WildSafeBC on the Sunshine Coast is expecting a busy fall season for black bear activity.
This year has been an “average” one for bear sightings in the area, according to Russel Dunsford, the community coordinator for the group. He anticipates that may ramp up in the coming months as our extra dry summer may result in less abundant natural food sources, including fewer fish returns in rivers. Wild food shortages can drive bears into our communities in search of easy meals as they prepare to hibernate.
In a press release dated Aug. 30, Dunsford encourages residents to keep themselves, their pets and wildlife safe while living and recreating in bear country. He asks people to proactively manage potential bear attractants that may be around their homes such as easy access to pet food or bird feeders, backyard chickens, and food-soiled barbecues.
Dunsford told Coast Reporter that he was pleased to see Gibsons’ Wildlife Attractant Bylaw introduced earlier this year. That bylaw regulates those attractants mentioned in the press release as well as fruit and nut trees, outdoor refrigerators and freezers, compost, and the feeding of wildlife.
“WildSafeBC Sunshine Coast is always supportive of municipal efforts to expand wildlife focused bylaws… These kinds of bylaws give municipal officers valuable enforcement tools otherwise only available to conservation officers or RCMP enforcing the Wildlife Act. As such, it gives local governments an added level of autonomy and additional options in their efforts to protect wildlife while keeping communities safe,” Dunsford said in an email.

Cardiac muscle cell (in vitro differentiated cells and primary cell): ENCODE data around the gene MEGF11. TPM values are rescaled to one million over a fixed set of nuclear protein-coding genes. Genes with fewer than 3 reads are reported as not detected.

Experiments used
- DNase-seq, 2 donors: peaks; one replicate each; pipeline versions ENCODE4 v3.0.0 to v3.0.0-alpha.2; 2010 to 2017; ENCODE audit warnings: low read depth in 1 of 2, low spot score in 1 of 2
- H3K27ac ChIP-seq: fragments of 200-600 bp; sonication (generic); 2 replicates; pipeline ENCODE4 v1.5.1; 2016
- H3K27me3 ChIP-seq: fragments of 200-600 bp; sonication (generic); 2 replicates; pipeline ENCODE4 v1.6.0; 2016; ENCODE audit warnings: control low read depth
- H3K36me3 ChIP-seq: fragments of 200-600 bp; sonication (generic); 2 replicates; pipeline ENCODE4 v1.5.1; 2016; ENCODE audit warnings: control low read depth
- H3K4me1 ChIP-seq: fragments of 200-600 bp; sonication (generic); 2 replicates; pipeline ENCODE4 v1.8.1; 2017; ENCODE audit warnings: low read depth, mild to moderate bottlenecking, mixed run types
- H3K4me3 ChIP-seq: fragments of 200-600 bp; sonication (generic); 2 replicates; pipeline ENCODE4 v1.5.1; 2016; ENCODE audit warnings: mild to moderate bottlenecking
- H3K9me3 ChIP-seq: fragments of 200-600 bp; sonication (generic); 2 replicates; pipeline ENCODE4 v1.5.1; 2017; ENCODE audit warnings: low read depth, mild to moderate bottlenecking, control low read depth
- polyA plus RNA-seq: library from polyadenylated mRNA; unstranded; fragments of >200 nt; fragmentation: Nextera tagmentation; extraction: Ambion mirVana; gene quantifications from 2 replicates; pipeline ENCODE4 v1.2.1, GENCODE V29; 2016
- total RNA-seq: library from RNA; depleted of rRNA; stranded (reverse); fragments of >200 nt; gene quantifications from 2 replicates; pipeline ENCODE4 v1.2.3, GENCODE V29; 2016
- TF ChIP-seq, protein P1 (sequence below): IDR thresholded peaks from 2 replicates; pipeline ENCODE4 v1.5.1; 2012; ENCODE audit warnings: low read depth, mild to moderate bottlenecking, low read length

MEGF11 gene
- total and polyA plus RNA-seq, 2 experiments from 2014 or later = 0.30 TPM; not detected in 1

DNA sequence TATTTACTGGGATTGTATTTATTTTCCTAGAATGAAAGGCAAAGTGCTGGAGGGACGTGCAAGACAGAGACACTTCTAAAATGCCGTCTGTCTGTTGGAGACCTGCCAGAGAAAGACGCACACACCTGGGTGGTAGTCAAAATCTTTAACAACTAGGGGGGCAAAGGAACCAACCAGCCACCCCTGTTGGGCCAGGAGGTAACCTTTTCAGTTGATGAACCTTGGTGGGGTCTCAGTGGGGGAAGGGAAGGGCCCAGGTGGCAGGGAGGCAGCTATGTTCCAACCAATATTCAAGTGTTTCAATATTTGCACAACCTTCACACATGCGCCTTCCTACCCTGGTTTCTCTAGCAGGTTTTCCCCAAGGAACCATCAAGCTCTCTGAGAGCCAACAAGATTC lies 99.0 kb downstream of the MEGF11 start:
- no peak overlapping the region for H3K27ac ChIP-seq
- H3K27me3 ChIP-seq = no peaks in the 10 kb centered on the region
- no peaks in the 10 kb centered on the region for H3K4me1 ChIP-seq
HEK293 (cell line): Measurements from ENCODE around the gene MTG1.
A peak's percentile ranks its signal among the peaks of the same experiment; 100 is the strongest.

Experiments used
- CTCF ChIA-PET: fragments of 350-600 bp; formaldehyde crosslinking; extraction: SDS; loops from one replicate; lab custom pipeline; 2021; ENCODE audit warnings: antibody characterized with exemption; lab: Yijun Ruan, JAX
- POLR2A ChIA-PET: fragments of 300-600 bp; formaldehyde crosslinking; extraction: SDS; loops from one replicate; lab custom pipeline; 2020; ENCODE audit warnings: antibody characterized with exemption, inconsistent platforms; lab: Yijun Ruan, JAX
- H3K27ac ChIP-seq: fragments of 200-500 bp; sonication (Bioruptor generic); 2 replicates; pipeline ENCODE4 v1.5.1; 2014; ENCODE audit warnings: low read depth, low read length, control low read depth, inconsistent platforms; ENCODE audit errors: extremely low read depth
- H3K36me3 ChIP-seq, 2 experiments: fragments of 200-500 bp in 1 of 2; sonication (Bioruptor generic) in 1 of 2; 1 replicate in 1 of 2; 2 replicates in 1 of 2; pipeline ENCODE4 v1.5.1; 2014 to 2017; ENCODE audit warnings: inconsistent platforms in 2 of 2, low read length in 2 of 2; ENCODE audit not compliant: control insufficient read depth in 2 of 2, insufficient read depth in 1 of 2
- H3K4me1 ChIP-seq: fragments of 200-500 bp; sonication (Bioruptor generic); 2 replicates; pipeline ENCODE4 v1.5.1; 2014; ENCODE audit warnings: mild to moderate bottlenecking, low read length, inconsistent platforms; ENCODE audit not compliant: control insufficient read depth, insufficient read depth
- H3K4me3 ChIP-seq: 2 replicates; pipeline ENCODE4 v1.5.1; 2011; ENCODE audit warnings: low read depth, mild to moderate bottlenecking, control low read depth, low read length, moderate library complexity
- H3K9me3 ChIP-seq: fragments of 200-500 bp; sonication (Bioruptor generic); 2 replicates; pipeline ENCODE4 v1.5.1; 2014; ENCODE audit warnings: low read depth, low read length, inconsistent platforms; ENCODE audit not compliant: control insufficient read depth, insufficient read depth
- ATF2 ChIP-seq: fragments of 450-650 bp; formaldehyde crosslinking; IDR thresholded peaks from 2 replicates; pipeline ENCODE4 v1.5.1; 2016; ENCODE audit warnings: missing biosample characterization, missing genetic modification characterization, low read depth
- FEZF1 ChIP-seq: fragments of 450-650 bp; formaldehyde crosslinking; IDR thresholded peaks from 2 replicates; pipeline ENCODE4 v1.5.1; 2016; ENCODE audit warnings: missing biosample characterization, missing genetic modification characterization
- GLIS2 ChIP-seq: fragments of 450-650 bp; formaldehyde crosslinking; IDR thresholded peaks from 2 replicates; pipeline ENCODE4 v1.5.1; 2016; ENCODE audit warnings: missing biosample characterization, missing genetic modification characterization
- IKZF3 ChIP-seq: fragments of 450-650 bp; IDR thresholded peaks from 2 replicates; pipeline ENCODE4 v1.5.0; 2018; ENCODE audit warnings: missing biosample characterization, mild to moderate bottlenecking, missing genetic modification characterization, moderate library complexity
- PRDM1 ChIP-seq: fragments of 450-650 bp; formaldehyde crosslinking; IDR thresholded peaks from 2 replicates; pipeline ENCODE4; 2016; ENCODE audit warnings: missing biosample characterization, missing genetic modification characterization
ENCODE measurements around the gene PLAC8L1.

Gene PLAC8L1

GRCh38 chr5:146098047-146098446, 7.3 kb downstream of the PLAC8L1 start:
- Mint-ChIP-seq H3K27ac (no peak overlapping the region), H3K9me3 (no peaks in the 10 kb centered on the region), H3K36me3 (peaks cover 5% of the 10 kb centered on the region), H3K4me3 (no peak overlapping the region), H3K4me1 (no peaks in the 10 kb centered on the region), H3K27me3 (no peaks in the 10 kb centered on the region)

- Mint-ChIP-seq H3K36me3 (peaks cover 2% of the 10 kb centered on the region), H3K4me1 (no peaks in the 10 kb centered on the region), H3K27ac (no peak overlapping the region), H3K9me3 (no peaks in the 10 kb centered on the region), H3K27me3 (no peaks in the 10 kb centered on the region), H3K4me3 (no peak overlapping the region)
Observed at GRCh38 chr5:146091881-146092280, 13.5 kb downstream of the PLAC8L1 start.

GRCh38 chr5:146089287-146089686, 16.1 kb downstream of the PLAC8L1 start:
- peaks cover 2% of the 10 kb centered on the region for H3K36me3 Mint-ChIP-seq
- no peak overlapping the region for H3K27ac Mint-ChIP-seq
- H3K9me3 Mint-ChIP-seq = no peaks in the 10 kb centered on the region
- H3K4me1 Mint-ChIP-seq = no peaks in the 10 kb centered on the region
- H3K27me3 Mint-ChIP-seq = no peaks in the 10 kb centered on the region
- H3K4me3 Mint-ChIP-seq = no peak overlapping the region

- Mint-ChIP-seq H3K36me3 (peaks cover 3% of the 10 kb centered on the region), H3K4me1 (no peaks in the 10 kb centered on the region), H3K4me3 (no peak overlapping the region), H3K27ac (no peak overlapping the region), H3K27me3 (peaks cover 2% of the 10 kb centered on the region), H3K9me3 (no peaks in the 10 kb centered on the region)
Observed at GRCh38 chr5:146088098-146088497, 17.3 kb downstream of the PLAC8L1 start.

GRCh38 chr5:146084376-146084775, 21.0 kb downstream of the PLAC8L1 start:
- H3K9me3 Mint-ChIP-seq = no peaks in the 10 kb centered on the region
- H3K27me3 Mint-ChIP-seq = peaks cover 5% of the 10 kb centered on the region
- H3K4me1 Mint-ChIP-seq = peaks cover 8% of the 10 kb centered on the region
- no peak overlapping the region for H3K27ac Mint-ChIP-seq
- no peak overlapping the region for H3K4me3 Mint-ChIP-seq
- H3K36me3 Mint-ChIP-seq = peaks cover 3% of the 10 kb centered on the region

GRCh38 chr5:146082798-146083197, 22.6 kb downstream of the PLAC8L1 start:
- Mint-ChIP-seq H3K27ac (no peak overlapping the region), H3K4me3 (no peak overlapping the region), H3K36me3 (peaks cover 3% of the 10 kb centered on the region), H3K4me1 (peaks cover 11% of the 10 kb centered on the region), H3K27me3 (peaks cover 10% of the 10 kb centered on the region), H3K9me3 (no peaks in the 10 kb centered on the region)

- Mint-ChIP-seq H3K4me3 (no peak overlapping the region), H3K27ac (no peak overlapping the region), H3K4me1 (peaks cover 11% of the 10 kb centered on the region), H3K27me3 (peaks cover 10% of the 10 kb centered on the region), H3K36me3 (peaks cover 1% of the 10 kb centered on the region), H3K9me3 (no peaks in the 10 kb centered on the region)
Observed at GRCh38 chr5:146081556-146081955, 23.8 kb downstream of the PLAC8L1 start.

Dunsford also noted that recent disruptions in curbside garbage and recycling collection presented a novel challenge to wildlife safety. The Sunshine Coast Regional District has kept him briefed on the situation, he said. They also put him in contact with residents who had questions or concerns about managing the extra attractant load that any delayed collection caused.
“I would like to encourage people to be patient and respectful while the issue is resolved. The ultimate impact of the service disruptions on wildlife will be determined by how we, as individuals, respond. While the situation is frustrating, rules in place around securing attractants are there expressly for the protection of wildlife, and not following them only damages that wildlife,” Dunsford said.
Dunsford is willing to share information and answer questions about managing residential wildlife attractants and can be reached at email@example.com or 604-741-2010.
He reminds people that if they encounter a bear, it is important to stay calm and back away slowly.
“As long as you leave the bear lots of space and do not run or yell, most bear encounters will end without any issue,” Dunsford said.
He also reminds the public to report wildlife conflicts to the Conservation Officer Service at 1-877-952-7277.